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    ABSTRACT: Multiple myeloma (MM) is a malignant neoplasm of plasma cells that constitutes 1% of all cancers and 10% of hematologic neoplasms. MM is the second most common hematologic malignancy after non-Hodgkin's lymphoma. It is estimated that 21,700 new cases of MM (ap-proximately 12,190 men and 9,510 women) will be diagnosed during 2012 in the United States, and approximately 10,710 individuals (6,020 men and 4,690 women) will die of the disease [1]. The five-year survival rate for patients with MM is 40%, with younger patients showing high-er survival rates than the elderly. However, MM still remains incurable and emergence of drug-resistance is considered to be one of the major causes of relapsed or refractory disease. Research in the last decade has shed new light on the biology of MM and the importance of the bone marrow microenvironment in supporting MM cell growth, survival, and therapy resistance. In addition, significant insight has been gained into the role of natural killer (NK) cells in myeloma progression and the existence of MM cancer stem cells (CSCs) has been established. Hence, with increased understanding of the MM disease and a novel armamentarium of molecularly targeted therapeutic agents, are we are close to overcoming the challenge of relapse in MM? Traditionally, chemotherapy of MM has included corticosteroids (i.e. dexamethasone and prednisone) and cytotoxic drugs (i.e. melpha-lan, vincristine, cyclophosphamide, and doxorubicin). The mainstay high-dose standard treatment protocol for MM patients is comprised of induction therapy with vincristine, doxorubicin, and dexamethasone (VAD) followed with autologous stem cell transplantation. In recent years, the response rates and survival of MM patients have substantially improved with the introduction of novel agents such as lenalidomide, and bortezomib [2]. Based upon the biochemical rationale that relative to normal cells cancer cells intrinsically experience oxidative stress, re-searchers have combined oxidative stressors (certain chemotherapeu-tic drugs and radiation therapy) with agents that deplete intracellular antioxidants, inhibit antioxidant enzyme activity, and/or disrupt mito-chondrial membrane potential [3]. To selectively eliminate myeloma cells by oxidative catastrophe, few cytotoxic drugs hypothesized to act via reactive oxygen species-induced oxidative stress (i.e. arsenic triox-ide, dexamethasone, bortezomib) have been combined with agents that deplete intracellular antioxidants (i.e. buthionine sulfoximide, ascorbic acid), inhibit antioxidant enzyme activity (i.e. 2-methoxyestradiol), in-hibit the secretion of pro-proliferative cytokines (i.e. IL-6 by dexameth-asone), and/or other cytotoxic drugs that disrupt mitochondrial mem-brane potential to release cytochrome c (i.e. bortezomib and farnesyl transferase inhibitors) [4]. Radiation therapy is a powerful treatment modality for MM, yet the use of radiotherapy in MM has been mainly limited to palliative care or myeloablative pre-conditioning regimens [5]. Recently, stud-ies utilizing targeted radiotherapeutic methods such as radioimmuno-therapy [5,6], radiovirotherapy [7,8], and bone-seeking radiopharma-ceuticals [9,10] have extended the use of ionizing radiation for therapy of systemic MM. Furthermore, combining targeted radiotherapy with radiation-sensitizing chemotherapeutic drugs such as bortezomib [11-13] and dexamethasone [14] can provide additional benefit by improv-ing the overall treatment efficacy in MM. The bone marrow microenvironment plays an active role in sup-porting tumor growth, angiogenesis, bone disease, and drug resistance in MM [15]. Of the various secreted cytokines, paracrine and autocrine regulation by interleukin (IL)-6 plays a particularly important role in emergence of chemoresistance and radioresistance in MM. In a recent study, we reported a correlation between nuclear factor-κB-dependent manganese superoxide dismutase expression and IL-6-induced my-eloma cell resistance to dexamethasone and radiation [16]. Thus, one may perceive that novel preclinical studies involving the inhibition of antioxidant pathways may have the potential to enhance myeloma cell responses to radiotherapy and/or chemotherapy. MM progression has been associated with immune dysregulation, thus novel therapeutic strategies that would augment NK cell function are being tested in MM [17]. In many tumors types, such as hepatocel-lular carcinoma, breast cancer, and medulloblastoma, a sub-population of self-renewing cells known as cancer stem cells (CSCs) has been es-tablished. Since CSCs are particularly resistant to radiotherapy and chemotherapy, novel strategies that target both CSCs and bulk tumor populations can potentially provide improved cure rates of cancer [18]. Recent progress suggests a CD138 -/CD19 + /CD20 + /CD27 + phenotype for myeloma CSCs. Myeloma CSCs have been shown to be resistant to dexamethasone, cyclophosphamide, and bortezomib but lenalidomide has been shown to target and kill a sub-population of myeloma CSCs. Therapeutic strategies that can target and eliminate CSCs in addition to differentiated myeloma cells have the potential to alleviate therapy resistance challenge faced by the current clinical treatments in MM. In summary, with increased understanding of MM disease progres-sion and the emergence of therapy resistance, we are ready to design and test novel preclinical and clinical combination therapy protocols involving molecularly targeted chemotherapeutic drugs and oxidative stress inducing agents that may offer improved response rates for MM patients.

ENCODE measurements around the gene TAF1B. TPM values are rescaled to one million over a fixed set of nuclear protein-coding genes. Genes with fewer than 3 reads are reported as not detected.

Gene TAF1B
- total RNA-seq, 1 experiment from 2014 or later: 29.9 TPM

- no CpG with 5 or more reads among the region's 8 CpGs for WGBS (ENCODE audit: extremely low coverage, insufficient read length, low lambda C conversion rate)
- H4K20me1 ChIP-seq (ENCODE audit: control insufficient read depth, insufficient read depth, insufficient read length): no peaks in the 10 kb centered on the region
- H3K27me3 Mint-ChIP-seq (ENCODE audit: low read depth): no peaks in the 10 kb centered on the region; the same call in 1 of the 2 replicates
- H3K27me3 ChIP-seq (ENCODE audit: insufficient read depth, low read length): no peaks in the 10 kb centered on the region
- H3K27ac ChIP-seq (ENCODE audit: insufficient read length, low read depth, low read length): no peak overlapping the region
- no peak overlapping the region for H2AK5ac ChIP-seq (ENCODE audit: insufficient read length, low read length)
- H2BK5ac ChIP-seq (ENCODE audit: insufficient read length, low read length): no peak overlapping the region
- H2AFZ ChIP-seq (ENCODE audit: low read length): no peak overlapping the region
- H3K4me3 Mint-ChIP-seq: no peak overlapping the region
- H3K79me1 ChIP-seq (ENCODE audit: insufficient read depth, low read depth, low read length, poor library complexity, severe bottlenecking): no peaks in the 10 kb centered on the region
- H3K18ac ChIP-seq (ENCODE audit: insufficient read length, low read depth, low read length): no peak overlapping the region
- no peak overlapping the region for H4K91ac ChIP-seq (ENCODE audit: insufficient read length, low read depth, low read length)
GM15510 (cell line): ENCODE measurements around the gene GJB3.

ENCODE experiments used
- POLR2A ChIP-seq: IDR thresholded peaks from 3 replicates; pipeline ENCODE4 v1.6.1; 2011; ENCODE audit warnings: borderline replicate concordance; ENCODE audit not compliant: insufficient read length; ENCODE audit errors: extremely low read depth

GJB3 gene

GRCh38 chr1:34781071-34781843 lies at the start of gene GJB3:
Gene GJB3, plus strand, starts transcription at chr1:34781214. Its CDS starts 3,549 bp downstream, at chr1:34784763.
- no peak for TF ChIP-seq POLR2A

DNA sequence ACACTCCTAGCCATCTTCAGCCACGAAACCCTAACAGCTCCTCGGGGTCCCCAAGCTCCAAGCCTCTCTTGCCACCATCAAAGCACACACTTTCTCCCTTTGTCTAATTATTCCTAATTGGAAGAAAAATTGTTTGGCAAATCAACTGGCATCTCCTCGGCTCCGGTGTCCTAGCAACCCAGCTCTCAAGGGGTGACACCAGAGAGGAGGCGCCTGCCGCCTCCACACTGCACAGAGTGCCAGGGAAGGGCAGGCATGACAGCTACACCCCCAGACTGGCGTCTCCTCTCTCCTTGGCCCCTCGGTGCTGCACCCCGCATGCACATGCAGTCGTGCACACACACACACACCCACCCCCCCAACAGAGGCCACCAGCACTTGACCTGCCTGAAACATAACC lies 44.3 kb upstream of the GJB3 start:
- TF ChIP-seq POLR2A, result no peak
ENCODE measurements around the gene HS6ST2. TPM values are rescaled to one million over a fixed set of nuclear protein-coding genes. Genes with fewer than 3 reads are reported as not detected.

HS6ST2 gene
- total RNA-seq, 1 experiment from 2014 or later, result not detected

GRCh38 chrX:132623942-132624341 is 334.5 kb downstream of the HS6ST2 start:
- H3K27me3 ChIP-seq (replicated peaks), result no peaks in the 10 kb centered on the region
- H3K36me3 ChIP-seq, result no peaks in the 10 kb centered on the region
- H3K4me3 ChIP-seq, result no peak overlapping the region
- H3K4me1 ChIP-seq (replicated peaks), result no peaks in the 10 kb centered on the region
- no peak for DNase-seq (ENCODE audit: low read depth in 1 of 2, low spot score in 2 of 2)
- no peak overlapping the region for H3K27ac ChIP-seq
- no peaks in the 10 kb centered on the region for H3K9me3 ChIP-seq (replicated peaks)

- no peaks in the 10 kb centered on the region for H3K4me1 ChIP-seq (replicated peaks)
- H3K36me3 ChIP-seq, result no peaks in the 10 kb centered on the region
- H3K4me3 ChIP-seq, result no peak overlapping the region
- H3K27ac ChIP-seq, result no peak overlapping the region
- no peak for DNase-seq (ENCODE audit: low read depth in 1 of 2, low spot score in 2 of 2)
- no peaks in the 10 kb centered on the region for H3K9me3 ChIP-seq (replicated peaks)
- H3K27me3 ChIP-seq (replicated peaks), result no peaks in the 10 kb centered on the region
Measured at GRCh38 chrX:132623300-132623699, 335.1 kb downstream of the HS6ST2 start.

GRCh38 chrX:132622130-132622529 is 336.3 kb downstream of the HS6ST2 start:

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    ABSTRACT: IL (interleukin)-6, an established growth factor for multiple myeloma cells, induces myeloma therapy resistance, but the resistance mechanisms remain unclear. The present study determines the role of IL-6 in re-establishing intracellular redox homoeostasis in the context of myeloma therapy. IL-6 treatment increased myeloma cell resistance to agents that induce oxidative stress, including IR (ionizing radiation) and Dex (dexamethasone). Relative to IR alone, myeloma cells treated with IL-6 plus IR demonstrated reduced annexin/propidium iodide staining, caspase 3 activation, PARP [poly(ADP-ribose) polymerase] cleavage and mitochondrial membrane depolarization with increased clonogenic survival. IL-6 combined with IR or Dex increased early intracellular pro-oxidant levels that were causally related to activation of NF-κB (nuclear factor κB) as determined by the ability of N-acetylcysteine to suppress both pro-oxidant levels and NF-κB activation. In myeloma cells, upon combination with hydrogen peroxide treatment, relative to TNF (tumour necrosis factor)-α, IL-6 induced an early perturbation in reduced glutathione level and increased NF-κB-dependent MnSOD (manganese superoxide dismutase) expression. Furthermore, knockdown of MnSOD suppressed the IL-6-induced myeloma cell resistance to radiation. MitoSOX Red staining showed that IL-6 treatment attenuated late mitochondrial oxidant production in irradiated myeloma cells. The present study provides evidence that increases in MnSOD expression mediate IL-6-induced resistance to Dex and radiation in myeloma cells. The results of the present study indicate that inhibition of antioxidant pathways could enhance myeloma cell responses to radiotherapy and/or chemotherapy.
    Biochemical Journal 06/2012; 444(Pt 3):515-527. DOI:10.1042/BJ20112019 · 4.78 Impact Factor